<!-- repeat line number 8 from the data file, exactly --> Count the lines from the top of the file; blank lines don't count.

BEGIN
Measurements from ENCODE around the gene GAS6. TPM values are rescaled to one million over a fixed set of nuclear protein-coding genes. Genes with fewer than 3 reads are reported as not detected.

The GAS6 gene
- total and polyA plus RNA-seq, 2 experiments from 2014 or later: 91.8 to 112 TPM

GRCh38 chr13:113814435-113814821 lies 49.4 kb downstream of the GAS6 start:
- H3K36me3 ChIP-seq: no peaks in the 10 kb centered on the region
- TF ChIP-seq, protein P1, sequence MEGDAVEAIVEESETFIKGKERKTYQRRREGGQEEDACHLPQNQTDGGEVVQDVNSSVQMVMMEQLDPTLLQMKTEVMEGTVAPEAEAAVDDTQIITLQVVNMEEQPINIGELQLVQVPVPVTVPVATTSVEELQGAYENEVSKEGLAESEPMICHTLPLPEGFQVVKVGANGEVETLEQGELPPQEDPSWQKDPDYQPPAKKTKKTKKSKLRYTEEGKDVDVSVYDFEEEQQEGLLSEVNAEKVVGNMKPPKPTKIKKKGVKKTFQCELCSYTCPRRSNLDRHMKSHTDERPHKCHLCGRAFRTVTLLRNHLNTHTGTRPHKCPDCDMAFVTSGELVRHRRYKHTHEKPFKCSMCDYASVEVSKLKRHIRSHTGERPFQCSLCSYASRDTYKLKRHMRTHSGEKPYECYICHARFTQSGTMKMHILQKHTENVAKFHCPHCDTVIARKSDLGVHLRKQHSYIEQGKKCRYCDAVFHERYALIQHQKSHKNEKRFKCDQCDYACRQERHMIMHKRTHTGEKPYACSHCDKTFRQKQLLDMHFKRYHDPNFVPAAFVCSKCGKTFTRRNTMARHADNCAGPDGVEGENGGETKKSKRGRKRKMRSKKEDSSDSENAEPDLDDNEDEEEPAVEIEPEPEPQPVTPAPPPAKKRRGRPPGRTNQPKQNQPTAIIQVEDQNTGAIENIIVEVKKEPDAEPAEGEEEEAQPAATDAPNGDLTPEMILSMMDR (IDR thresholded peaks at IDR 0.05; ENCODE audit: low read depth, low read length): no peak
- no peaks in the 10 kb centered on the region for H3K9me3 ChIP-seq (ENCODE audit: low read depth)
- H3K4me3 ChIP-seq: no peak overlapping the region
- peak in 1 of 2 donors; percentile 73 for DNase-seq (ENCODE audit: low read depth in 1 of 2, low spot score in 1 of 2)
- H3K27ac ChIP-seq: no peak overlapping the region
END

- H3K4me3 ChIP-seq: no peak overlapping the region